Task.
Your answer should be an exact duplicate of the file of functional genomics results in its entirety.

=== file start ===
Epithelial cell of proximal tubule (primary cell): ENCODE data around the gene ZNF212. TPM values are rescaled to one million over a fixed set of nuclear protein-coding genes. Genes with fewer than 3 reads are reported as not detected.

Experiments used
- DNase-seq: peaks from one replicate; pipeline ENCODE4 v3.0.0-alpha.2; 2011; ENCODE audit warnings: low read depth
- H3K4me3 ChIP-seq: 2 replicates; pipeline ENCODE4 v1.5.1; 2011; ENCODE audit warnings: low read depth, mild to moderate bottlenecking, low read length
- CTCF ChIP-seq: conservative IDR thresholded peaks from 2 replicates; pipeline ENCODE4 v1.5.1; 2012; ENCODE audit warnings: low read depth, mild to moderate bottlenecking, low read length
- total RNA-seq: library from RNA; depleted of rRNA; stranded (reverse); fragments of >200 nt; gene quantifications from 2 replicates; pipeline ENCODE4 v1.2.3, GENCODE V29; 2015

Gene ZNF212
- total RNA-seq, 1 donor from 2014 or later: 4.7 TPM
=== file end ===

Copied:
Epithelial cell of proximal tubule (primary cell): ENCODE data around the gene ZNF212. TPM values are rescaled to one million over a fixed set of nuclear protein-coding genes. Genes with fewer than 3 reads are reported as not detected.

Experiments used
- DNase-seq: peaks from one replicate; pipeline ENCODE4 v3.0.0-alpha.2; 2011; ENCODE audit warnings: low read depth
- H3K4me3 ChIP-seq: 2 replicates; pipeline ENCODE4 v1.5.1; 2011; ENCODE audit warnings: low read depth, mild to moderate bottlenecking, low read length
- CTCF ChIP-seq: conservative IDR thresholded peaks from 2 replicates; pipeline ENCODE4 v1.5.1; 2012; ENCODE audit warnings: low read depth, mild to moderate bottlenecking, low read length
- total RNA-seq: library from RNA; depleted of rRNA; stranded (reverse); fragments of >200 nt; gene quantifications from 2 replicates; pipeline ENCODE4 v1.2.3, GENCODE V29; 2015

Gene ZNF212
- total RNA-seq, 1 donor from 2014 or later: 4.7 TPM